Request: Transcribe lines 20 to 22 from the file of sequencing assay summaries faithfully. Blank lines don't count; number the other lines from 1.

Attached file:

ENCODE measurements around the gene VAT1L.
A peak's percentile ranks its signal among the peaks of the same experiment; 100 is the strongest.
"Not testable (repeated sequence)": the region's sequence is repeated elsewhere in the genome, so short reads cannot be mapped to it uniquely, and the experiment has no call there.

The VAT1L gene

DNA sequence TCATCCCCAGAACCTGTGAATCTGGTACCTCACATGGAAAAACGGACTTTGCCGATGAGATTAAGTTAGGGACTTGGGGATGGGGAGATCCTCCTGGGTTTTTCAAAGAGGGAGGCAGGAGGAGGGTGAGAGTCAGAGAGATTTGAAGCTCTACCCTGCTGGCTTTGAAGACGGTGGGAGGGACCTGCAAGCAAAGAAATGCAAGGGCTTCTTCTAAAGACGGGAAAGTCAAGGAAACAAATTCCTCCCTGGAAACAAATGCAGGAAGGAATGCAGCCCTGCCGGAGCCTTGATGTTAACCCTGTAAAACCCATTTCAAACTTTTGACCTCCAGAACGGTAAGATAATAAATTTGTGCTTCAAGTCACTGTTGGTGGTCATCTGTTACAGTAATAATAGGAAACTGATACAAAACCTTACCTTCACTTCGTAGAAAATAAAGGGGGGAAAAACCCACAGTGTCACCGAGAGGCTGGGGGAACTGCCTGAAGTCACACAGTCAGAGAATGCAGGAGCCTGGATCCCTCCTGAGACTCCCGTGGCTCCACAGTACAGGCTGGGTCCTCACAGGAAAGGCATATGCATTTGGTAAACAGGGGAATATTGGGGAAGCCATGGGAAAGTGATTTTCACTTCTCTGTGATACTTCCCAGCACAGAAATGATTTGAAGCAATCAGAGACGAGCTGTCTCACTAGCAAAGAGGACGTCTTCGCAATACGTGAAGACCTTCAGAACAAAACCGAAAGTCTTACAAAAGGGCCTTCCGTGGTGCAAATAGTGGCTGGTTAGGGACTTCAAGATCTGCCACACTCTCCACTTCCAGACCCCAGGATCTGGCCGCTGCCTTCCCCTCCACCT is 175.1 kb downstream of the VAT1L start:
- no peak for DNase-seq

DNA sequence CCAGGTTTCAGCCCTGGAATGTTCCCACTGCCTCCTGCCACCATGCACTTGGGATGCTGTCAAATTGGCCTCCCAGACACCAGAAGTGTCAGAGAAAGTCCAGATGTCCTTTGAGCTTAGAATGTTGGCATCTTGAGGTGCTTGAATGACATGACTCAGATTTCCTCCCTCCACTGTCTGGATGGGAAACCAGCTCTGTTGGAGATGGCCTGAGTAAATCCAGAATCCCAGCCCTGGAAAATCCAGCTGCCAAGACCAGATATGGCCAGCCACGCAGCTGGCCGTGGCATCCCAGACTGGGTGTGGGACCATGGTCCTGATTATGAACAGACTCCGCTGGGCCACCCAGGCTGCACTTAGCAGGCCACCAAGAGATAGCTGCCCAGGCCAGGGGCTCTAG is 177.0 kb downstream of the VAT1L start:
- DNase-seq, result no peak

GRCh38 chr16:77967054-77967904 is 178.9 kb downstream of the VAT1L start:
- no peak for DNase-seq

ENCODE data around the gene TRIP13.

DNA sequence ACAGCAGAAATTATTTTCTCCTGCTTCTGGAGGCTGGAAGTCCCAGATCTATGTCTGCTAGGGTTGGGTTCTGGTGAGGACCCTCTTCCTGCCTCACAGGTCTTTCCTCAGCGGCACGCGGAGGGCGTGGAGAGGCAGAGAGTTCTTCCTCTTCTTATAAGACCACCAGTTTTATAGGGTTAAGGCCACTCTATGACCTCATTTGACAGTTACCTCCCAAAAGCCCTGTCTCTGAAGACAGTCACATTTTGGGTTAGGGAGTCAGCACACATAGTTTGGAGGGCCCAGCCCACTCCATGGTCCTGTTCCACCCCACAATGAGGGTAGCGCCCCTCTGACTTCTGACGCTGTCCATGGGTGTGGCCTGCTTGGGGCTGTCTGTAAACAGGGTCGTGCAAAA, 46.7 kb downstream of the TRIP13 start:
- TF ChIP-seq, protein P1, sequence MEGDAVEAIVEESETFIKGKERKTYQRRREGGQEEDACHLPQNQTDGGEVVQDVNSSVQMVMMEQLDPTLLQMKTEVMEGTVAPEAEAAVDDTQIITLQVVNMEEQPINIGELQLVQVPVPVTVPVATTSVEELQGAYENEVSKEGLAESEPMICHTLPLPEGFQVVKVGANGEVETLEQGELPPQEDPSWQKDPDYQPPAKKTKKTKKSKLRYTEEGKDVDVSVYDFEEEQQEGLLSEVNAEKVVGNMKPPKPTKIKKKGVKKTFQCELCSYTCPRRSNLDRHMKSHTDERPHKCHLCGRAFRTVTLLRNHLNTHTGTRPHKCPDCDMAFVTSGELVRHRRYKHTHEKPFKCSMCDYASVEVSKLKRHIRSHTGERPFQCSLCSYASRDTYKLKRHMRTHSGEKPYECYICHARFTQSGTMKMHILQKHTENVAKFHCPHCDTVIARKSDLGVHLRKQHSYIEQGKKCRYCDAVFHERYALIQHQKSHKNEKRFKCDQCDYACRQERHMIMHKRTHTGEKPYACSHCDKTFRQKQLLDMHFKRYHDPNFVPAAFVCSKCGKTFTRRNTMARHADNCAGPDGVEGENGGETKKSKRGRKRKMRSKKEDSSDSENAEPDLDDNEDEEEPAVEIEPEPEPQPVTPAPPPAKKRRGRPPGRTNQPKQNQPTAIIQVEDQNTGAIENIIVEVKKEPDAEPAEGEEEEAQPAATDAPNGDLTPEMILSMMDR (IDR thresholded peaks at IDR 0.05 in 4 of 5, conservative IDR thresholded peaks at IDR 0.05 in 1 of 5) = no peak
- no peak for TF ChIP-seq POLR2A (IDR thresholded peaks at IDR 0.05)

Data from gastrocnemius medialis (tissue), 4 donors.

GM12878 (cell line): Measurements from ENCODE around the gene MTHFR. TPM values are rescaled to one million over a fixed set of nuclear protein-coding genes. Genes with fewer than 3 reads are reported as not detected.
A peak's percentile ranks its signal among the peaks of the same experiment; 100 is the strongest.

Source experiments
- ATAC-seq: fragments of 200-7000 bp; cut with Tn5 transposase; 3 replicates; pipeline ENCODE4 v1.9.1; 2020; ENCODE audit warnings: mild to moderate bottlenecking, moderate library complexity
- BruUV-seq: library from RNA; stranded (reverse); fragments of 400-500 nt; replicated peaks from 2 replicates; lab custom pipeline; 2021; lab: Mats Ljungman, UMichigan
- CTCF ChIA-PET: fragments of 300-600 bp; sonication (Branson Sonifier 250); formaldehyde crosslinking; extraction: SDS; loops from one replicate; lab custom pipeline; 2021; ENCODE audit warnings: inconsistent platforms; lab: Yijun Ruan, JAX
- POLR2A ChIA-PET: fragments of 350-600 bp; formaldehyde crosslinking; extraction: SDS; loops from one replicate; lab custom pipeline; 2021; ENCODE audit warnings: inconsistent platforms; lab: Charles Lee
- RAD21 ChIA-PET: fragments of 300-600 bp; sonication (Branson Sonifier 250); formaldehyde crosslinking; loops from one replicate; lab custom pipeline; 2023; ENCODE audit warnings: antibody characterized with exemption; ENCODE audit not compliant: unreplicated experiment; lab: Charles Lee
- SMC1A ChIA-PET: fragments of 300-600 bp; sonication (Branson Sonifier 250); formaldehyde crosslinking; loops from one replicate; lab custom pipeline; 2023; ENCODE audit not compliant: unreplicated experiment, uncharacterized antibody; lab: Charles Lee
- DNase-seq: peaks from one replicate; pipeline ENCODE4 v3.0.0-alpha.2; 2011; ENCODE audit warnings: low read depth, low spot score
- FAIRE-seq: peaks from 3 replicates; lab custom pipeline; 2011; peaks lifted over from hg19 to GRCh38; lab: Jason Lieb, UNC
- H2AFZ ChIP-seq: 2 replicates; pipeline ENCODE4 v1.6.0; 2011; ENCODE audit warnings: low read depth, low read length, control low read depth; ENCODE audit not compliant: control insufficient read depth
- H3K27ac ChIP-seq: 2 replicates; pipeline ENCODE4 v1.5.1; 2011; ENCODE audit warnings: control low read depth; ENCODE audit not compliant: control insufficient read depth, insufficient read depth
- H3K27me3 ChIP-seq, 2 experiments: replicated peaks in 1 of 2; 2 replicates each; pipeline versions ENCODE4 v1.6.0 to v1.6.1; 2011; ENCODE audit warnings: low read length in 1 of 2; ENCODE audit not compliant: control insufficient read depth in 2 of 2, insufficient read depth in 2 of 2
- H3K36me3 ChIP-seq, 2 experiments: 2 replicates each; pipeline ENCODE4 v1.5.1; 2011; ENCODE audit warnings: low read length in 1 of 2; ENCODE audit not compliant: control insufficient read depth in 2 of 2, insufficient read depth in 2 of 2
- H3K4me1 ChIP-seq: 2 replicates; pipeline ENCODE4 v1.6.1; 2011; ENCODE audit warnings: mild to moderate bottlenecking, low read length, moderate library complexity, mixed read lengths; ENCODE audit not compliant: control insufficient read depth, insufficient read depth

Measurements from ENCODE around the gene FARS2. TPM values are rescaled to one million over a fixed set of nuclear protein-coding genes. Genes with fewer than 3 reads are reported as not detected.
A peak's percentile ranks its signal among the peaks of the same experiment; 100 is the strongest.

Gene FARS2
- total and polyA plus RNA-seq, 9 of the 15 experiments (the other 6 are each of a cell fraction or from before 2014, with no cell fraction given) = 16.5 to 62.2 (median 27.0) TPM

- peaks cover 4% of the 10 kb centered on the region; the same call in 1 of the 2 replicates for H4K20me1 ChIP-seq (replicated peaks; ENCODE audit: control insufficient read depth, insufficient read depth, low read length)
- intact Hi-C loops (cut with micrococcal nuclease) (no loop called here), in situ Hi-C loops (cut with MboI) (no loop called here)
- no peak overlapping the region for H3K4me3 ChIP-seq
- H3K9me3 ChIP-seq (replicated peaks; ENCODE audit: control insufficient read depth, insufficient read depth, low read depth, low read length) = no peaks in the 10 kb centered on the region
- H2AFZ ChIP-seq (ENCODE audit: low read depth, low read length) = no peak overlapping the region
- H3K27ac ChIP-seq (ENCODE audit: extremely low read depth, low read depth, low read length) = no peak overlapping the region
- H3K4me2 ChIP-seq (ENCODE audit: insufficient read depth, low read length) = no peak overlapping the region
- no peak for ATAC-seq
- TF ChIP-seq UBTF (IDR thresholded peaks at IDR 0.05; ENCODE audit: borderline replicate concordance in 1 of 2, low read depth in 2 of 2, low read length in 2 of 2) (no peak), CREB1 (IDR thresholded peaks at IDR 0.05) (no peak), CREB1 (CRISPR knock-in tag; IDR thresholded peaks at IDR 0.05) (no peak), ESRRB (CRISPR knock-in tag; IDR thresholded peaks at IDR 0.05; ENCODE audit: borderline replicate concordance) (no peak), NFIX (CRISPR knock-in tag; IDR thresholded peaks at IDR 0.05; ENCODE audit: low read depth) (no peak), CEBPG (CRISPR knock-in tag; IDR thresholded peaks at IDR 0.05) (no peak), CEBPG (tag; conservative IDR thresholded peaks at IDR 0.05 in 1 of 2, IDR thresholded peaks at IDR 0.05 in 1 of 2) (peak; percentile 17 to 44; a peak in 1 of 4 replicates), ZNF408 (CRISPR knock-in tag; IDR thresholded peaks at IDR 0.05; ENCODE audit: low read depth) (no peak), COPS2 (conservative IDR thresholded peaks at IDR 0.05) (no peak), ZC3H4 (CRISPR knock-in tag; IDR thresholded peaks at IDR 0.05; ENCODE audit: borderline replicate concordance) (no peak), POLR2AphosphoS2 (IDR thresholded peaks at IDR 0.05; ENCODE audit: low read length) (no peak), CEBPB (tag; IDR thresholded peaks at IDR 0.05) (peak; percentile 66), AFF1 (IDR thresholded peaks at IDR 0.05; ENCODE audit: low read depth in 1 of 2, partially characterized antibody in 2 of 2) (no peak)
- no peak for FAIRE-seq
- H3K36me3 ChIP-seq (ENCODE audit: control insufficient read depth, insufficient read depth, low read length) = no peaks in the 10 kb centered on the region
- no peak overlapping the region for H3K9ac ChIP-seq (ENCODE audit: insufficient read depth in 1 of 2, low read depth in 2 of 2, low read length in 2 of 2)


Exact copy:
- BruUV-seq: library from RNA; stranded (reverse); fragments of 400-500 nt; replicated peaks from 2 replicates; lab custom pipeline; 2021; lab: Mats Ljungman, UMichigan
- CTCF ChIA-PET: fragments of 300-600 bp; sonication (Branson Sonifier 250); formaldehyde crosslinking; extraction: SDS; loops from one replicate; lab custom pipeline; 2021; ENCODE audit warnings: inconsistent platforms; lab: Yijun Ruan, JAX
- POLR2A ChIA-PET: fragments of 350-600 bp; formaldehyde crosslinking; extraction: SDS; loops from one replicate; lab custom pipeline; 2021; ENCODE audit warnings: inconsistent platforms; lab: Charles Lee